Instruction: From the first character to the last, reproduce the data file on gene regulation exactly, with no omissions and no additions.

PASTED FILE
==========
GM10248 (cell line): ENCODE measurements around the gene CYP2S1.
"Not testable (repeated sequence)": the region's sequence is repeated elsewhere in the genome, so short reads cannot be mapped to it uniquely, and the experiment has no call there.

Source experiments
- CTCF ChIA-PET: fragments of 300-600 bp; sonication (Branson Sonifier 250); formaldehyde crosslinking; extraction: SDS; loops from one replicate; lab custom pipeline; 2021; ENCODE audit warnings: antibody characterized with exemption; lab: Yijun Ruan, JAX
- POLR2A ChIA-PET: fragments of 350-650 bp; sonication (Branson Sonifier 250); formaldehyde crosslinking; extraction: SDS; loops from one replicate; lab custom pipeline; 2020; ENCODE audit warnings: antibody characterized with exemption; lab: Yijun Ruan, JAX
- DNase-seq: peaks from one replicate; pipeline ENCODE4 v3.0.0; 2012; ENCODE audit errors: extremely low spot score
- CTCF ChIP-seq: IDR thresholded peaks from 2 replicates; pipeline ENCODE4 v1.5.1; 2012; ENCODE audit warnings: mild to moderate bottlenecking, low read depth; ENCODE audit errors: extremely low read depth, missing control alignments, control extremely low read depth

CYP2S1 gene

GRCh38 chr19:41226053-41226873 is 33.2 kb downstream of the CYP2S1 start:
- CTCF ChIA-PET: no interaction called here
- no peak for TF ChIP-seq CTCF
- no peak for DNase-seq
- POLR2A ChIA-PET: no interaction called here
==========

GM10248 (cell line): ENCODE measurements around the gene CYP2S1.
"Not testable (repeated sequence)": the region's sequence is repeated elsewhere in the genome, so short reads cannot be mapped to it uniquely, and the experiment has no call there.

Source experiments
- CTCF ChIA-PET: fragments of 300-600 bp; sonication (Branson Sonifier 250); formaldehyde crosslinking; extraction: SDS; loops from one replicate; lab custom pipeline; 2021; ENCODE audit warnings: antibody characterized with exemption; lab: Yijun Ruan, JAX
- POLR2A ChIA-PET: fragments of 350-650 bp; sonication (Branson Sonifier 250); formaldehyde crosslinking; extraction: SDS; loops from one replicate; lab custom pipeline; 2020; ENCODE audit warnings: antibody characterized with exemption; lab: Yijun Ruan, JAX
- DNase-seq: peaks from one replicate; pipeline ENCODE4 v3.0.0; 2012; ENCODE audit errors: extremely low spot score
- CTCF ChIP-seq: IDR thresholded peaks from 2 replicates; pipeline ENCODE4 v1.5.1; 2012; ENCODE audit warnings: mild to moderate bottlenecking, low read depth; ENCODE audit errors: extremely low read depth, missing control alignments, control extremely low read depth

CYP2S1 gene

GRCh38 chr19:41226053-41226873 is 33.2 kb downstream of the CYP2S1 start:
- CTCF ChIA-PET: no interaction called here
- no peak for TF ChIP-seq CTCF
- no peak for DNase-seq
- POLR2A ChIA-PET: no interaction called here